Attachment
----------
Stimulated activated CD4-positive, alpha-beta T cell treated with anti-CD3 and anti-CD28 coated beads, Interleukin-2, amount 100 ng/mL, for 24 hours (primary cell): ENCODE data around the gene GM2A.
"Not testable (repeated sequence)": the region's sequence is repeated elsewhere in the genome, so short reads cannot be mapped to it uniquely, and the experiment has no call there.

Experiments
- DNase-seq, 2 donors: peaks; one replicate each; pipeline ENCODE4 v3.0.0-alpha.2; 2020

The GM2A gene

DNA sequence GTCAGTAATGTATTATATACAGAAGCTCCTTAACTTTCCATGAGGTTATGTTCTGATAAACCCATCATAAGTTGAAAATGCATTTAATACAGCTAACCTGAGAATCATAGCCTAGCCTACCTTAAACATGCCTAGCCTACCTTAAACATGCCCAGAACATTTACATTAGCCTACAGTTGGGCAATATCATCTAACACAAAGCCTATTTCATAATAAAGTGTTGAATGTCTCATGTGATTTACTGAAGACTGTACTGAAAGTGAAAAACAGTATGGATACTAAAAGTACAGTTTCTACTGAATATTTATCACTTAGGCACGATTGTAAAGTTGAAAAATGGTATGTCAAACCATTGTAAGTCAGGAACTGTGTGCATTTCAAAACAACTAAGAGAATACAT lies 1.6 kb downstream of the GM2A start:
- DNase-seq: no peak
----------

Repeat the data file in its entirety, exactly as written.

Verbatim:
Stimulated activated CD4-positive, alpha-beta T cell treated with anti-CD3 and anti-CD28 coated beads, Interleukin-2, amount 100 ng/mL, for 24 hours (primary cell): ENCODE data around the gene GM2A.
"Not testable (repeated sequence)": the region's sequence is repeated elsewhere in the genome, so short reads cannot be mapped to it uniquely, and the experiment has no call there.

Experiments
- DNase-seq, 2 donors: peaks; one replicate each; pipeline ENCODE4 v3.0.0-alpha.2; 2020

The GM2A gene

DNA sequence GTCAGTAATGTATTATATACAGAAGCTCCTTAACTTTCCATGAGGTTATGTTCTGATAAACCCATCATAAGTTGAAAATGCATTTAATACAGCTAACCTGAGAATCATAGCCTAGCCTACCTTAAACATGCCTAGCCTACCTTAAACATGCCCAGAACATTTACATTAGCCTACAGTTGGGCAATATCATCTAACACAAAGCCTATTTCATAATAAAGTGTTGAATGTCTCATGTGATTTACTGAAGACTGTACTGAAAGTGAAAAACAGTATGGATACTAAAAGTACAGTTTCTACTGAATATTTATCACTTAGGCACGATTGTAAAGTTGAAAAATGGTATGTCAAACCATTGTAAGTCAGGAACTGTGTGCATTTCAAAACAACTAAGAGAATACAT lies 1.6 kb downstream of the GM2A start:
- DNase-seq: no peak